I go out by the back door, into the garden, which is large and tidy: a lawn in the middle, a willow, weeping catkins; around the edges, the flower borders, in which the daffodils are now fading and the tulips are opening their cups, spilling out colour. The tulips are red, a darker crimson towards the stem, as if they had been cut and are beginning to heal there.
This garden is the domain of the Commander’s Wife. Looking out through my shatterproof window I’ve often seen her in it, her knees on a cushion, a light blue veil thrown over her wide gardening hat, a basket at her side with shears in it and pieces of string for tying the flowers into place. A Guardian detailed to the Commander does the heavy digging; the Commander’s Wife directs, pointing with her stick. Many of the Wives have such gardens, it’s something for them to order and maintain and care for.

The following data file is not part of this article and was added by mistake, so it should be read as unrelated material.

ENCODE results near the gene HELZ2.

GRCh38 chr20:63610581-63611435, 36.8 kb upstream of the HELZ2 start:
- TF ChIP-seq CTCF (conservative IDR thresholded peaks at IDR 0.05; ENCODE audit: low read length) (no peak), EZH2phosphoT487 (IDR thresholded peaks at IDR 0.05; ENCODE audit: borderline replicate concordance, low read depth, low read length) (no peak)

I once had a garden. I can remember the smell of the turned earth, the plump shapes of bulbs held in the hands, fullness, the dry rustle of seeds through the fingers. Time could pass more swiftly that way. Sometimes the Commander’s Wife has a chair brought out, and just sits in it, in her garden. From a distance it looks like peace.
She isn’t here now, and I start to wonder where she is: I don’t like to come upon the Commander’s Wife unexpectedly. Perhaps she’s sewing, in the sitting room, with her left foot on the footstool, because of her arthritis. Or knitting scarves, for the Angels at the front lines. I can hardly believe the Angels have a need for such scarves; anyway, the ones made by the Commander’s Wife are too elaborate. She doesn’t bother with the cross-and-star pattern used by many of the other Wives, it’s not a challenge. Fir trees march along
the ends of her scarves, or eagles, or stiff humanoid figures, boy and girl, boy and girl. They aren’t scarves for grown men but for children.